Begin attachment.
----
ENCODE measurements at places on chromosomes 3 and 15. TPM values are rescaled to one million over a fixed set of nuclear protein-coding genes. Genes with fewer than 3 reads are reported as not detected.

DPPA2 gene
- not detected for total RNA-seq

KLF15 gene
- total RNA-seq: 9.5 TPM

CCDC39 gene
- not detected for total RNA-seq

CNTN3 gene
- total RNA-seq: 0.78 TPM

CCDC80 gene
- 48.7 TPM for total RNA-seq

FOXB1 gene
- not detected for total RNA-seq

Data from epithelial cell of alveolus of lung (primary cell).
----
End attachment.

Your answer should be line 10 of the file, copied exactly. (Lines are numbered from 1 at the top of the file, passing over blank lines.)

CCDC80 gene